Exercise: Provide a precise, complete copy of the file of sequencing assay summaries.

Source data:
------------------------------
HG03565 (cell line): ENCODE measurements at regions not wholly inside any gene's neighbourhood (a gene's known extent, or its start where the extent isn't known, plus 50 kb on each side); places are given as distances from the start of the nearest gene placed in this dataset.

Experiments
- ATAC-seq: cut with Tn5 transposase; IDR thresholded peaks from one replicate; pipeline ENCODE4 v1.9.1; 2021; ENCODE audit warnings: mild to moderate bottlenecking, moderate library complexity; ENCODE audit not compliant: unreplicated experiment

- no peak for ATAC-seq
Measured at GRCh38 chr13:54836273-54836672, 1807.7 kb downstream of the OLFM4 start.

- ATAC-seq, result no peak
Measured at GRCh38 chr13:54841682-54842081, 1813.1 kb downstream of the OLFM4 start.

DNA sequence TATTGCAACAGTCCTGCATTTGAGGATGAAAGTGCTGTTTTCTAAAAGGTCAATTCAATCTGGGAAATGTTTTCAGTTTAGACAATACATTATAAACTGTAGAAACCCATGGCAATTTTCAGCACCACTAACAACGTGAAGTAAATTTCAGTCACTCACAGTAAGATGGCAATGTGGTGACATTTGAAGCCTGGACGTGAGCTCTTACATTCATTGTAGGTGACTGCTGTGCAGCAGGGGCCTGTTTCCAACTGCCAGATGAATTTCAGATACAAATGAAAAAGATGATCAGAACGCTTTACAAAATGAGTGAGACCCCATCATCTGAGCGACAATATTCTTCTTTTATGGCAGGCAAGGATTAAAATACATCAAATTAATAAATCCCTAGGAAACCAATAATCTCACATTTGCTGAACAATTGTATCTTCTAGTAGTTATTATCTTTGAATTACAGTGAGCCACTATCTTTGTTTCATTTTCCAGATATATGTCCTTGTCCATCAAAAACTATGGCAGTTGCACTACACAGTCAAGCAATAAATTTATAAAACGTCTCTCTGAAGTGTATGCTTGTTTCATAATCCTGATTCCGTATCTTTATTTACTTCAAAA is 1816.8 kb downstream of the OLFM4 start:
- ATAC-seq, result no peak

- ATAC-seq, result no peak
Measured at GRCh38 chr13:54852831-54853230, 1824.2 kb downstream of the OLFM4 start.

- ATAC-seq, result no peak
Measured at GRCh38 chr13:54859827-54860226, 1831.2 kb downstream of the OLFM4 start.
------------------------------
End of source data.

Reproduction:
HG03565 (cell line): ENCODE measurements at regions not wholly inside any gene's neighbourhood (a gene's known extent, or its start where the extent isn't known, plus 50 kb on each side); places are given as distances from the start of the nearest gene placed in this dataset.

Experiments
- ATAC-seq: cut with Tn5 transposase; IDR thresholded peaks from one replicate; pipeline ENCODE4 v1.9.1; 2021; ENCODE audit warnings: mild to moderate bottlenecking, moderate library complexity; ENCODE audit not compliant: unreplicated experiment

- no peak for ATAC-seq
Measured at GRCh38 chr13:54836273-54836672, 1807.7 kb downstream of the OLFM4 start.

- ATAC-seq, result no peak
Measured at GRCh38 chr13:54841682-54842081, 1813.1 kb downstream of the OLFM4 start.

DNA sequence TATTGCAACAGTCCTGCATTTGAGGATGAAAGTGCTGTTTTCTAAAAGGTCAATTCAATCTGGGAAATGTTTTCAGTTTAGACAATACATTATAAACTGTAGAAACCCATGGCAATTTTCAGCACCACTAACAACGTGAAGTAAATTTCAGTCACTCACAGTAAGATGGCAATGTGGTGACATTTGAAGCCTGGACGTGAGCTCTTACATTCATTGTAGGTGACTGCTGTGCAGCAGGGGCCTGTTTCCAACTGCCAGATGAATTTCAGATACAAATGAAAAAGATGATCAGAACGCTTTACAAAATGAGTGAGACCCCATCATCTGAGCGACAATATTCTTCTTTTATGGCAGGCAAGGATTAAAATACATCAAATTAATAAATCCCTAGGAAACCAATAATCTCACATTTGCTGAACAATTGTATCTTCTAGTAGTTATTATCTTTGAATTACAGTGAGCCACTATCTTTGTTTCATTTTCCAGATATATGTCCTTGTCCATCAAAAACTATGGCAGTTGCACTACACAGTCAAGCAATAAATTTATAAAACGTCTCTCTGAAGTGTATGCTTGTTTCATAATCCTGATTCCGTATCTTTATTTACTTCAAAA is 1816.8 kb downstream of the OLFM4 start:
- ATAC-seq, result no peak

- ATAC-seq, result no peak
Measured at GRCh38 chr13:54852831-54853230, 1824.2 kb downstream of the OLFM4 start.

- ATAC-seq, result no peak
Measured at GRCh38 chr13:54859827-54860226, 1831.2 kb downstream of the OLFM4 start.